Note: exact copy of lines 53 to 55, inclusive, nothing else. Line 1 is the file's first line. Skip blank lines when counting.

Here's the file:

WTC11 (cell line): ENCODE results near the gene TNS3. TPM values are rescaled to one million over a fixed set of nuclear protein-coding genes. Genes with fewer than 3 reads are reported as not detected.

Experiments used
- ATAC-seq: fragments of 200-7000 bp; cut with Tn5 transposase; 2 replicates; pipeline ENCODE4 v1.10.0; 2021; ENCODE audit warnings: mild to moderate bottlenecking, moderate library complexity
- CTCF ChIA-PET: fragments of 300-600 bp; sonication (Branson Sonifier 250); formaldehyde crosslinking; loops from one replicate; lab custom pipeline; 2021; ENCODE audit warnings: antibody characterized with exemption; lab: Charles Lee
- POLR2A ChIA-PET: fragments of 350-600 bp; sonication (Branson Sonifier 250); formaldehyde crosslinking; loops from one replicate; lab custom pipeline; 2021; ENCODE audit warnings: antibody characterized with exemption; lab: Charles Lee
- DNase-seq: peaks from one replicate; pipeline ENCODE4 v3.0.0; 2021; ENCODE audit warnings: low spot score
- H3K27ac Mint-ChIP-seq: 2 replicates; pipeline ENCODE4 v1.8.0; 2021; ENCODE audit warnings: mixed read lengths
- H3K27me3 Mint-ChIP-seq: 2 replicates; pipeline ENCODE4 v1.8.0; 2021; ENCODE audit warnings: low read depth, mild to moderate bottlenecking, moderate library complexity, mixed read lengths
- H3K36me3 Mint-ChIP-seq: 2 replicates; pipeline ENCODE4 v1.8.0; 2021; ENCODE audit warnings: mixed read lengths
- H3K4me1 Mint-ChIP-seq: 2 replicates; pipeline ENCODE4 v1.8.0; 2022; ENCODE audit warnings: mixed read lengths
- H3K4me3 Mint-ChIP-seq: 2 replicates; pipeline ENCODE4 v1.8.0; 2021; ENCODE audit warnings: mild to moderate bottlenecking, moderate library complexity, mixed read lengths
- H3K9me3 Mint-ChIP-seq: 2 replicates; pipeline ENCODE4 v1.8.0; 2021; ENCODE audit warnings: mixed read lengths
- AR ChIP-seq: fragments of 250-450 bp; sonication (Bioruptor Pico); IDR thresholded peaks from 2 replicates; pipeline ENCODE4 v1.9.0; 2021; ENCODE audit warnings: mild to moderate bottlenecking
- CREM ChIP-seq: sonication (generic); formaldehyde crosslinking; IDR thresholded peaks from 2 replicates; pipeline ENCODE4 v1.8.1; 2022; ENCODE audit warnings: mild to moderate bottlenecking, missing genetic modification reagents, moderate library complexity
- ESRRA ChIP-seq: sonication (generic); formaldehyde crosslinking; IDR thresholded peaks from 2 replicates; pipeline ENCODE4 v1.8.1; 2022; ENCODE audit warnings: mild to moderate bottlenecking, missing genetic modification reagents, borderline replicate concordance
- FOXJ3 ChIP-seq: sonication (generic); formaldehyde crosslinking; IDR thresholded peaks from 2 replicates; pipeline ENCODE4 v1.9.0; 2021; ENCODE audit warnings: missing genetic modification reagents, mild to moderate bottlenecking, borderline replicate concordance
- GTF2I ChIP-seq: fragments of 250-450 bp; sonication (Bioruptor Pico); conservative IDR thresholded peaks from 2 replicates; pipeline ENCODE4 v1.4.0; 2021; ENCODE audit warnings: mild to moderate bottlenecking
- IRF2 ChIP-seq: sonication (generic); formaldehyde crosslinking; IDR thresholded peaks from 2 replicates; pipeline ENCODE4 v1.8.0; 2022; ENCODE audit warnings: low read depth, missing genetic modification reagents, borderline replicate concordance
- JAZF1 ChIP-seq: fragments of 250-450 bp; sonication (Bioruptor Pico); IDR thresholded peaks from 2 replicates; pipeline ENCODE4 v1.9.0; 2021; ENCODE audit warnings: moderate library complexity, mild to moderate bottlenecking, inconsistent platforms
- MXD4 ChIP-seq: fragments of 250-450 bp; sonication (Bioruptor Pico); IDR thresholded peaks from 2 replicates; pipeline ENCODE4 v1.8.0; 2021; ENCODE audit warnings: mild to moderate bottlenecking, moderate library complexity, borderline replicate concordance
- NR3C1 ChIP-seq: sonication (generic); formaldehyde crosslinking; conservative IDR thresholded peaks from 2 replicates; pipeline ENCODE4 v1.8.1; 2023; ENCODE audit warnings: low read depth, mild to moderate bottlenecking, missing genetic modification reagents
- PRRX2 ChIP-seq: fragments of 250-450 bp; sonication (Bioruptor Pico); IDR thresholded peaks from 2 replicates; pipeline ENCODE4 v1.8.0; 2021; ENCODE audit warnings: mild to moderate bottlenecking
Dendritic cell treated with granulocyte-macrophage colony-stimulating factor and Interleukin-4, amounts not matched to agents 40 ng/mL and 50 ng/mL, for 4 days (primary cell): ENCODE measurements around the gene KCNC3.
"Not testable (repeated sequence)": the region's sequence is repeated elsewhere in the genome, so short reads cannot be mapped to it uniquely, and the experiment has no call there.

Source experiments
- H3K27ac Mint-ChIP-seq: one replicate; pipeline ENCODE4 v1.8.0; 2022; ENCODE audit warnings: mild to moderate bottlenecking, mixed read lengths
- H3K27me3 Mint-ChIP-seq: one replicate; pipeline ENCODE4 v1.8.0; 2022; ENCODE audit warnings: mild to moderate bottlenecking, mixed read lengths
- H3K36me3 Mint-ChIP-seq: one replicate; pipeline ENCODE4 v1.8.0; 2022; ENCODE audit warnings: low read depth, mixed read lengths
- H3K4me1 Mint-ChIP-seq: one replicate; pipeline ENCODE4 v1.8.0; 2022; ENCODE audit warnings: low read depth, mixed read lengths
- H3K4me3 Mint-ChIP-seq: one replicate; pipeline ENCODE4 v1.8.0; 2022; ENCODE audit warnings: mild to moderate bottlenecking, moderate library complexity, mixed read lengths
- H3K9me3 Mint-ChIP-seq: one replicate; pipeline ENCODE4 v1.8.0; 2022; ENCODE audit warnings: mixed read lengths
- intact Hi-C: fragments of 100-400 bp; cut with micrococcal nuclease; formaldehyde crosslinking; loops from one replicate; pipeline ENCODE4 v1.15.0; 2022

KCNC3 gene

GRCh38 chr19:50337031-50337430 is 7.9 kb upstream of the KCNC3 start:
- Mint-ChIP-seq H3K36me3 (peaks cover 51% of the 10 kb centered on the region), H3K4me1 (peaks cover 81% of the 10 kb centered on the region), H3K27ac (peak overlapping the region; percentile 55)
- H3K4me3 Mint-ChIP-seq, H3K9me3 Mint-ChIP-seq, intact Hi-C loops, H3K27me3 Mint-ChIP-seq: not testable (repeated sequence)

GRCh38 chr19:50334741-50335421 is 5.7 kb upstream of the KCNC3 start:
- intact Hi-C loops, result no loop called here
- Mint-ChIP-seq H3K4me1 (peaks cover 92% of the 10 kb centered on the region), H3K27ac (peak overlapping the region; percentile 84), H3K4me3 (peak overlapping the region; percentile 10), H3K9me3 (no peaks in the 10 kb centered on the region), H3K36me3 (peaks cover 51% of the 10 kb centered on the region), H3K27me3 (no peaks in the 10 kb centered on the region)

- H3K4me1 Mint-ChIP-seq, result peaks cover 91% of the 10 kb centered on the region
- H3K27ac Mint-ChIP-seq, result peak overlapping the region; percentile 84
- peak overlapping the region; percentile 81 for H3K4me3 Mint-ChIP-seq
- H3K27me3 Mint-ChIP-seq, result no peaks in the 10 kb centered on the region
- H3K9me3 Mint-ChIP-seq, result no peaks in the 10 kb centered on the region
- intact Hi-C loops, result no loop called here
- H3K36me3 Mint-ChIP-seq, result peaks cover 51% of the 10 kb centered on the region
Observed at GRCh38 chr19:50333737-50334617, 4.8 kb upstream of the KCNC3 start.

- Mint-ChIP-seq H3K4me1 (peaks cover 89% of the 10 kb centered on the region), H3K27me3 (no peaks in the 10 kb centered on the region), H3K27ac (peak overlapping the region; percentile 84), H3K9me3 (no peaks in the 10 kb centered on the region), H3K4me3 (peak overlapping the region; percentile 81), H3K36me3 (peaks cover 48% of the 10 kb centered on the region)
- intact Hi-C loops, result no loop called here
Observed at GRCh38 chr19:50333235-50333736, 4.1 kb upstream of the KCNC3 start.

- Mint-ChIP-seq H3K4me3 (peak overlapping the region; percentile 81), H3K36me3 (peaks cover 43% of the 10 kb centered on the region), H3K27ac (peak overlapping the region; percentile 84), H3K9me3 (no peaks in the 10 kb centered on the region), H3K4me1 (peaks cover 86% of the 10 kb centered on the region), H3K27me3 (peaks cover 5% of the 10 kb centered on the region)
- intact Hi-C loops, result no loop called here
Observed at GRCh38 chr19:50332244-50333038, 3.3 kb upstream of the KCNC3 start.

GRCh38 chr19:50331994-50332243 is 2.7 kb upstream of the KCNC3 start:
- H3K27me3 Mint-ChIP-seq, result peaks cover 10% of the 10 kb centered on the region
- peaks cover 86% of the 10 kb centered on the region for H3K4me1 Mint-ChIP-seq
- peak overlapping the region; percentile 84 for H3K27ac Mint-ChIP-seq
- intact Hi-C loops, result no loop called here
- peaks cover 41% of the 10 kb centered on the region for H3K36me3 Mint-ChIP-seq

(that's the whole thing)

Observed at GRCh38 chr19:50332244-50333038, 3.3 kb upstream of the KCNC3 start.

GRCh38 chr19:50331994-50332243 is 2.7 kb upstream of the KCNC3 start:
- H3K27me3 Mint-ChIP-seq, result peaks cover 10% of the 10 kb centered on the region